Ethiopian Prime Minister Abiy Ahmed has made significant statements aimed at easing concerns among neighboring countries regarding the possibility of military action to secure maritime access. Abiy’s remarks come in the wake of heightened tensions in the Horn of Africa region, sparked by his earlier comments asserting Ethiopia’s right to access the Red Sea through peaceful means.
In a televised address to the nation on October 13, Abiy Ahmed emphasized Ethiopia’s desire to assert its landlocked nation’s right to access the Red Sea peacefully. While this assertion was rooted in historical, economic, and strategic considerations, it raised concerns among regional governments about the potential for conflict.
Coastal Eritrea, an independent nation since 1993 following a protracted civil war, responded to the recent discourse on the Red Sea issue by describing it as “excessive.” Eritrea called on concerned parties to exercise restraint but did not directly address Abiy’s comments. Subsequently, both Ethiopia and Eritrea reportedly moved troops closer to their shared border, heightening anxieties about the possibility of a new conflict in a region already grappling with instability.
Prime Minister Abiy Ahmed sought to allay these concerns by addressing thousands of soldiers in the capital, Addis Ababa. He emphatically stated that Ethiopia had never invaded any country and had no intentions of doing so. Abiy affirmed Ethiopia’s commitment to pursuing its interests through peaceful means, rejecting the use of force against its neighbors.
The recent troop movements near the border between Eritrea and Ethiopia have added complexity to the situation. Eritrea deployed troops in the town of Bure, along the border with Ethiopia’s Afar region, while Ethiopia moved troops toward the same border, according to diplomats and humanitarian sources. These developments have further fueled regional apprehensions.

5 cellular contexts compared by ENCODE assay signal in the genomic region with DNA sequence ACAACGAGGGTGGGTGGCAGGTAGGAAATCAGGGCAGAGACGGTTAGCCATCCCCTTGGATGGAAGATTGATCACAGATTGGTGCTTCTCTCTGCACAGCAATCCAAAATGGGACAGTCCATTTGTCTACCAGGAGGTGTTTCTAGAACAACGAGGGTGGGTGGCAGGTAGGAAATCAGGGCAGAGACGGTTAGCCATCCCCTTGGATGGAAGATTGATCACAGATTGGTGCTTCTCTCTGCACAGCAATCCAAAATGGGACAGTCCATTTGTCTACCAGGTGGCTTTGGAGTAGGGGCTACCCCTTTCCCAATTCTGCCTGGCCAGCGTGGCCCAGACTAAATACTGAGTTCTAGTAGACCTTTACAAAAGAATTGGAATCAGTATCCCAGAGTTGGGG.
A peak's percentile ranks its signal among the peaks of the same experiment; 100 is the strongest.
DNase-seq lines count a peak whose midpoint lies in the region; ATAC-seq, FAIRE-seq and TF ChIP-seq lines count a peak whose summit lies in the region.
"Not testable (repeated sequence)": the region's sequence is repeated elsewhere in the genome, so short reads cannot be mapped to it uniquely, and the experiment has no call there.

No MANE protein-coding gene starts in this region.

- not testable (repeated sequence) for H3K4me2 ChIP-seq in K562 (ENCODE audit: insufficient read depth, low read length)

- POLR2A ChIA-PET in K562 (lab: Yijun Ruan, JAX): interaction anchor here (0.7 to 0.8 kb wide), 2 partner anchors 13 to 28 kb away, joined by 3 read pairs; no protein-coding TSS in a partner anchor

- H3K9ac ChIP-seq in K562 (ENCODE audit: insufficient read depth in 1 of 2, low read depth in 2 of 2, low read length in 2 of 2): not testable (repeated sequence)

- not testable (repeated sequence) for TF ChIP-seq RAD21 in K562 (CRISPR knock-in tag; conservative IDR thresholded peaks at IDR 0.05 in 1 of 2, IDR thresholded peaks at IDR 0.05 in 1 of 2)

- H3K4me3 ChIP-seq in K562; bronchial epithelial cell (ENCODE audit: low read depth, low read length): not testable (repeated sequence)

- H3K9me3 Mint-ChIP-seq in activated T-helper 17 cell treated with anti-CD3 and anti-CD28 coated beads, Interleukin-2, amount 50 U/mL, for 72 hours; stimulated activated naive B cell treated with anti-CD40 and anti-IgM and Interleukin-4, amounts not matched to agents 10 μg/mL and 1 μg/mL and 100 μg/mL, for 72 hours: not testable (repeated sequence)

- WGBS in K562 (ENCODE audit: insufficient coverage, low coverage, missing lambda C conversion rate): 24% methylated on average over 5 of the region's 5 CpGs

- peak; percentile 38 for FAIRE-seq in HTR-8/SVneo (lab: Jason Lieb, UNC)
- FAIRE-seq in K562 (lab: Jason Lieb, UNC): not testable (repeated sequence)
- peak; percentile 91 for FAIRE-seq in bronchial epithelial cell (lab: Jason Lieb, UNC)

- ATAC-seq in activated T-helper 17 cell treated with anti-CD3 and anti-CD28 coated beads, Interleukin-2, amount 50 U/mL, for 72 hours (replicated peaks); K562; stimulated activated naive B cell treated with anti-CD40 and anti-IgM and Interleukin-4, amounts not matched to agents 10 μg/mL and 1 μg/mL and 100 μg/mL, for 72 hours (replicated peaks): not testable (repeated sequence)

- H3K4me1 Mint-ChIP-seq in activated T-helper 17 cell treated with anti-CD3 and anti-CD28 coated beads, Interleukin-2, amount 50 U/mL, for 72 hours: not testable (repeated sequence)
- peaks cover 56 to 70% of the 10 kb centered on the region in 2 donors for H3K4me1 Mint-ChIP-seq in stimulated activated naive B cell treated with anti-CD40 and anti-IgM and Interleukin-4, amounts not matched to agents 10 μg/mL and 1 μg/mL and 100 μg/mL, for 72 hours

Prime Minister Abiy Ahmed was awarded the Nobel Peace Prize in 2019 for his efforts to bring an end to two decades of hostility between Ethiopia and Eritrea. However, relations have deteriorated in recent times, with Eritrea’s exclusion from peace talks that concluded the conflict in the Tigray region, and the presence of Eritrean troops in Tigray.
Alan Boswell, Project Director for the Horn of Africa at the International Crisis Group, noted the growing strain in relations between Addis Ababa and Asmara over the past year. He expressed concerns that the relationship could further deteriorate, potentially leading to hostilities.
In response to Prime Minister Abiy’s recent statements, a senior official from Djibouti emphasized his country’s sovereignty. Djibouti hosts naval bases for several nations, including the United States and China. The official, Alexis Mohamed, a senior adviser to Djibouti’s president, stated firmly that Djibouti’s territorial integrity was non-negotiable.
Somalia’s government has not yet provided an official response to the situation. The evolving dynamics in the region underscore the need for diplomatic efforts and dialogue to address the complex challenges surrounding maritime access and regional stability.
As the Horn of Africa navigates these complexities, the international community is watching closely, hoping for a peaceful and cooperative resolution to these pressing issues. The path forward will require diplomatic finesse, commitment to dialogue, and a shared vision of stability and prosperity in the region.